Update on the Book -- 2
posted on 04.23.2006 at 11:29 PM
Been book writing a lot. (Don't know if that is apparent from the quality of the blog writing.) Still mostly on the first chapter, which concerns the anthropology of belief. Why religion? Whence religion? Does disbelief proceed belief? Whence disbelief? All this illustrated, since the idea is to tell stories, with tales of various headhunters, shamans and proto-skeptics. Been writing of failed rainmakers, of "naked savages" who were more skeptical than their well-clothed, British interlocutors, and of kings who didn't believe in the local gods.
The fears? That it will seem -- given the number of societies and concepts to be visited -- disjointed. That in painting the background -- religion -- I'll lose track of the foreground -- disbelief. That I'm neglecting to fear some crucial potential error or infelicity.
And then there's the task of thinking out some of what I can't find already thought out. That includes the mindsets that might have led to early disbelief. I suspect the short section in which I have a go at this subject will go through many a rethink, many a rewrite in the next year.
New Genes -- II
posted on 03.20.2006 at 6:25 PM
Only one human invention can compare in its impact with the domestication of plants and animals ten thousand years ago, and that's writing, which came along (also in the fertile crescent) a little more than five thousand years ago and which would not have come along without agriculture.
Writing's effect on religion was profound, beginning with the book, the word. The three Abrahamic religions mark, in important ways, the shift from oral to literate culture. And disbelief, in forms recognizable to us, may depend on the analytic ways of thought made possible by the objectification and manipulation of words through writing. Nonetheless, agriculture's effect was probably profounder.
Agriculture and religion?
-- Killing a stranger was not a particularly foolish move for a hunter-gatherer. But that sort of thing couldn't go on in the settled, dense villages and towns made possible by wheat, rice, cows and chickens. Hence the "Thou shall not"s of the new religions. (This point, I believe, is Jared Diamond's.)
-- Such bigger settlements, bigger societies, also required bigger, more powerful gods -- to preside over grander mysteries, to propound more far-reaching meanings, to enforce broader laws.
-- As humankind began to forgo foraging in favor of cultivation, it wasn't enough to have a spirit world that just existed, just swirled about; men and women began conceiving of the universe as having been "seeded," as having not only a "shepherd" but a "creator," as having a purpose and a direction.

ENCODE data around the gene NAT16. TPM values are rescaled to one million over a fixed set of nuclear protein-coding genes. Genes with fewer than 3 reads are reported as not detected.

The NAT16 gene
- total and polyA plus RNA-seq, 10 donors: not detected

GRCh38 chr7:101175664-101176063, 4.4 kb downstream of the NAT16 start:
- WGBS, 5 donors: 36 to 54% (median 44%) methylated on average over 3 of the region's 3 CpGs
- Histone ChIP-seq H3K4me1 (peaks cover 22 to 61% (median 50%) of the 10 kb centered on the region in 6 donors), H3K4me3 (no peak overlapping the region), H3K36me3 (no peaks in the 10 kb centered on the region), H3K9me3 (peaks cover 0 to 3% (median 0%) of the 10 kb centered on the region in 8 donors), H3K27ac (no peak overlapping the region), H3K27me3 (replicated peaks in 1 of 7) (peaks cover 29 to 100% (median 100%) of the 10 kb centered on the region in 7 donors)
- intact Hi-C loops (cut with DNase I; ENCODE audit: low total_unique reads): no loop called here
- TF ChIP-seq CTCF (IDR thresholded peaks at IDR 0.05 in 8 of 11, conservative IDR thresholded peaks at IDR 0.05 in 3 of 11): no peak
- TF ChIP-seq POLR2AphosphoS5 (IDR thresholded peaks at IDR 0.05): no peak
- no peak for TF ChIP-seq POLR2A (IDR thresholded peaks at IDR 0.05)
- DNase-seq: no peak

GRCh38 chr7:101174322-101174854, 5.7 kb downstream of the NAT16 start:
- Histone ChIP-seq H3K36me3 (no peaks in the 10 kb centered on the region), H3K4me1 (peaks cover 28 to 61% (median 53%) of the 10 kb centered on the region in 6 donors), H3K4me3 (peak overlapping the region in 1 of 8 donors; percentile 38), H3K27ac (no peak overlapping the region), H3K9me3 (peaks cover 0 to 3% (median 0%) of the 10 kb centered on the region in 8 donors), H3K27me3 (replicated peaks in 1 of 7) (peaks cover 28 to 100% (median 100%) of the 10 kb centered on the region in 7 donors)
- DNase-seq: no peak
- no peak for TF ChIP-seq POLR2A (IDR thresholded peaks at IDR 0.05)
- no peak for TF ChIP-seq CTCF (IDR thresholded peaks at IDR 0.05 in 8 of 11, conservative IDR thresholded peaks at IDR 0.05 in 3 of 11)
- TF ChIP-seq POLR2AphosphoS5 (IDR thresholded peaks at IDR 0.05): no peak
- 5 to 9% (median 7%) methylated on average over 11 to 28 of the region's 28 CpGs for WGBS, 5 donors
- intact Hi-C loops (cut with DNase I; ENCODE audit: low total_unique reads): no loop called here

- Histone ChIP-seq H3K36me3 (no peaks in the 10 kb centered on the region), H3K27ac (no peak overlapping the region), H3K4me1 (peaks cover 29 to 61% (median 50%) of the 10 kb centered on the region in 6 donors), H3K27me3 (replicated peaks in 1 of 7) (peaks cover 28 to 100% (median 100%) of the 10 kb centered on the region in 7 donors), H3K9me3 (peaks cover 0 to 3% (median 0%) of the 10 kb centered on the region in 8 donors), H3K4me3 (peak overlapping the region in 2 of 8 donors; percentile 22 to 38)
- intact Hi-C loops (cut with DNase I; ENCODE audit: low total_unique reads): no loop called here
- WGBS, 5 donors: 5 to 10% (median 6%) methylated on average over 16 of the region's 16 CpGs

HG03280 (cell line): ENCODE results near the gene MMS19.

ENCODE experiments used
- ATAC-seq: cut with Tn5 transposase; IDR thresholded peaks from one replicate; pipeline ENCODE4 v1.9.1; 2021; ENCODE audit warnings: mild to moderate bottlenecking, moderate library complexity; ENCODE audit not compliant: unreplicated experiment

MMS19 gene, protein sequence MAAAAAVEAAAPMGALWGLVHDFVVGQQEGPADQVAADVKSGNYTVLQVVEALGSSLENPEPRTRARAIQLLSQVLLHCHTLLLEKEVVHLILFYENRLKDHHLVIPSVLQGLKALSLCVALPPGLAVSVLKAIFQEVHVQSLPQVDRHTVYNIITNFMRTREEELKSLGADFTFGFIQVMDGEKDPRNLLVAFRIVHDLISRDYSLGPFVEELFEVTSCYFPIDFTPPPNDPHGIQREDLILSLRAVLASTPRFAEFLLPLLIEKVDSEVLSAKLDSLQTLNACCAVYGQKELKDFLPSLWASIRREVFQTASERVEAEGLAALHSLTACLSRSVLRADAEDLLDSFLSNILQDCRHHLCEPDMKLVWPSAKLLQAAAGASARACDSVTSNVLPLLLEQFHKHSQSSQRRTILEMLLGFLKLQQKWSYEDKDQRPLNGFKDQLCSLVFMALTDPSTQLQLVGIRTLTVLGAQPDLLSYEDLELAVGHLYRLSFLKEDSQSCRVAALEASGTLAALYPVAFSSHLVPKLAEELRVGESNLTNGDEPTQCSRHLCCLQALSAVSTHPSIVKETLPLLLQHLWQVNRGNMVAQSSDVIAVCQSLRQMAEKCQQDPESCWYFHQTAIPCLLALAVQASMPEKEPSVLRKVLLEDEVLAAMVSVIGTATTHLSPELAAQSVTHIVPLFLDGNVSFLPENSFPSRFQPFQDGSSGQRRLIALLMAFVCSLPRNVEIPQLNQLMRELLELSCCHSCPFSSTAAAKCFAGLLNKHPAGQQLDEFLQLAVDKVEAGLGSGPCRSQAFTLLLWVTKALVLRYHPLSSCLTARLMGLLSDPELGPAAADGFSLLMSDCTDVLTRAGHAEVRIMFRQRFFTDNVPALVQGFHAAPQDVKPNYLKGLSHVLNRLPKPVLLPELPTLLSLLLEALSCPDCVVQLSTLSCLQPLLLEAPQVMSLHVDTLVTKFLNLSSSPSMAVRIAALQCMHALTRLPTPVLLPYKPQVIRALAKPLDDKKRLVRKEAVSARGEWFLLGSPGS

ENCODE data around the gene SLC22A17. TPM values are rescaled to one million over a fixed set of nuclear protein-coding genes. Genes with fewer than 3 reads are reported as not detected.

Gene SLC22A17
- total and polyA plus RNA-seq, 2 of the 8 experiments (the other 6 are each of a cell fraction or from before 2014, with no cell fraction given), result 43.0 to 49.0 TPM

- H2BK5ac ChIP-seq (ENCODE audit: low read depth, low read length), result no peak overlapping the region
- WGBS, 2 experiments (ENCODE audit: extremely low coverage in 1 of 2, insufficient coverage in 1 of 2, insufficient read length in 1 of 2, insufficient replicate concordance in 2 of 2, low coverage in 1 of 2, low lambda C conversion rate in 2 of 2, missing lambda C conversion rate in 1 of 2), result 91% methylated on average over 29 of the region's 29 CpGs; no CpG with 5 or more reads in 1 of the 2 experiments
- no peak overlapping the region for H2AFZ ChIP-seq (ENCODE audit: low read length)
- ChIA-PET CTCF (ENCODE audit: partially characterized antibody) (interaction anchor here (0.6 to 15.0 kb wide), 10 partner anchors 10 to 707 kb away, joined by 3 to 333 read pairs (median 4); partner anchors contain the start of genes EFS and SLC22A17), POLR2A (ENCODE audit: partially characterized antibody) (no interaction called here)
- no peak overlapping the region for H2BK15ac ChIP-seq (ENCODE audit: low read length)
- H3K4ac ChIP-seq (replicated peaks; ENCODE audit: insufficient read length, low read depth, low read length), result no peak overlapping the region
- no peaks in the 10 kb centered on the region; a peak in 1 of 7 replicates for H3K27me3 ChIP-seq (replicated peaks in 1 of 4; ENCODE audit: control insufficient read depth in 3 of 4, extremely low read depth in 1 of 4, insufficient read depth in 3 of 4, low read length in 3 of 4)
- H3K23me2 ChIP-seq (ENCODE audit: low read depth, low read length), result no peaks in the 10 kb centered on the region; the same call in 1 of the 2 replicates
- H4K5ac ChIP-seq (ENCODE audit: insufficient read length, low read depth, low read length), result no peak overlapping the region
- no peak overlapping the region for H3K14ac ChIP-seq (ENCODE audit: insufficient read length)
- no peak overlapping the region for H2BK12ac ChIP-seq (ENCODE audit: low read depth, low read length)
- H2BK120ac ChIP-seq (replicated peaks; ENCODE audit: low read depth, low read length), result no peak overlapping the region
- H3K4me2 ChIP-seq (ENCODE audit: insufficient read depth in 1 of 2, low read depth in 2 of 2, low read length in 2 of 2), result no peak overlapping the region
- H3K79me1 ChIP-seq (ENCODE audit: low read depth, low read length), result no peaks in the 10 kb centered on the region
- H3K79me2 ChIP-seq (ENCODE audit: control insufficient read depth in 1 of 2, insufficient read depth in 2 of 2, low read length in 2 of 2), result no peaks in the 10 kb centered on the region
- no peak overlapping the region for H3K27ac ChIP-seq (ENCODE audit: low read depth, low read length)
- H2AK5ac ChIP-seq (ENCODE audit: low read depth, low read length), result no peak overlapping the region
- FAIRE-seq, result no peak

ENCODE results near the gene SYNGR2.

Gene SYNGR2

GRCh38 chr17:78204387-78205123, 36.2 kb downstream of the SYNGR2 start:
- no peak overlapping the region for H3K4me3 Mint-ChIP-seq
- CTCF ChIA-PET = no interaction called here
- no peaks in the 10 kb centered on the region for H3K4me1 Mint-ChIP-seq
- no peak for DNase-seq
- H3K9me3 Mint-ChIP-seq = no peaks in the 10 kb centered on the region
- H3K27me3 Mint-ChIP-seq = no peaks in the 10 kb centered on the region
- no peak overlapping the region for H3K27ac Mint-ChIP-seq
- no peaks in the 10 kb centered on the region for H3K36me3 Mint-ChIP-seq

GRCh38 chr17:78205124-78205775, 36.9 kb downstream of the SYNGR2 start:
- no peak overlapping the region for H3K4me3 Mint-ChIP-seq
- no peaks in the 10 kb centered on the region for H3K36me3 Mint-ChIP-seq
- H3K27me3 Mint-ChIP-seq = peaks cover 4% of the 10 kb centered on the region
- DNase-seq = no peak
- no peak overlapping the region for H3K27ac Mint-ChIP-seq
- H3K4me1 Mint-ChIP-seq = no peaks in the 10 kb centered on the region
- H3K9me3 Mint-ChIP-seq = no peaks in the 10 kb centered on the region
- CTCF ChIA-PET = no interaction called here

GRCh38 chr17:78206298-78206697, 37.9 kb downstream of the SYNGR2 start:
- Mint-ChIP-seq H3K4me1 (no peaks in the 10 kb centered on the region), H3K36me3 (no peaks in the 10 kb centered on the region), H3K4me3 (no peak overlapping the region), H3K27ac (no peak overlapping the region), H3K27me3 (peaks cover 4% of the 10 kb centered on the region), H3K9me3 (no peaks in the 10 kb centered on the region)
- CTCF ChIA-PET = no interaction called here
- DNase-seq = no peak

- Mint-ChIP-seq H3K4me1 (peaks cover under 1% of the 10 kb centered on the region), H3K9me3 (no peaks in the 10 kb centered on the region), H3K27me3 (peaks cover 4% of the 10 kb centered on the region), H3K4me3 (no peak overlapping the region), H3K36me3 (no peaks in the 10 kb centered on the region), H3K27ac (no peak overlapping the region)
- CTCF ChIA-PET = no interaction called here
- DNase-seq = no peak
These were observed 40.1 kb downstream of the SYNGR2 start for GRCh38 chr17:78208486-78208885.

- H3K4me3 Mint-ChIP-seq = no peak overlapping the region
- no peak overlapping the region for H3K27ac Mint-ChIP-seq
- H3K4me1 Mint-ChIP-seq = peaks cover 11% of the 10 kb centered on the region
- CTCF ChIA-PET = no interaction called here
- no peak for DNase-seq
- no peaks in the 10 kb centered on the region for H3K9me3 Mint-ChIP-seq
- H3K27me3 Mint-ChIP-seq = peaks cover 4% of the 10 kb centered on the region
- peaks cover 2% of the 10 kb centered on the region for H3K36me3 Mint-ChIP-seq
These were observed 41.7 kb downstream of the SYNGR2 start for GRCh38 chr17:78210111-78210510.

-- Farming ain't easy. Its rewards are off in the future, its toil and trouble here now. Takes a Grand Super Ego to keep you and your husband and your kids at it.
-- The move from wandering to staying put, from living off the fruits of the earth, to sowing and reaping, was a traumatic transformation and our religious documents are haunted by it, as can be seen in their use of such significant and highly charged terms as the "garden" or the "wilderness."
Now this new study by Jonathan Pritchard at the University of Chicago indicates that adapting to agriculture may have changed not only our way of life but, though the time frame seems awfully tight, some of our genes-- perhaps including genes involved in brain size. That's damn profound. (It's also, not to forget, damn tentative at this point.) Could the new religions have required (or even themselves encouraged) larger minds than might have been encouraged by the old beliefs: shamanism, totemism, animism? What a blow that would be to cultural relativism.
Is it possible that the human brain -- and this really would be a kick in the head -- has continued to evolve, through, say, the Enlightenment?
Writing Problem #1
posted on 03.19.2006 at 7:41 PM
The history of the effort to explain religion -- an effort that dates back to the Greeks and is still being debated on the pages of the New York Times -- will be an important thread in my narrative. But don't I need to give away some of the most up-to-date theories on this early on in the story: when I'm investigating the anthropology of belief and disbelief, doubt amongst the headhunters, etc? Can I talk about whether early humans believed without discussing why?
What March Madness?
posted on 03.18.2006 at 9:30 AM
I'm lost, instead, in tales of religion and (possible) doubt among headhunters in the Philippines. Is there any sense in which nonbelief precedes belief in human history? I'm struggling to sneak stories of anthropologists in with stories of the people they study (with charges of disjointedness still ringing in my head).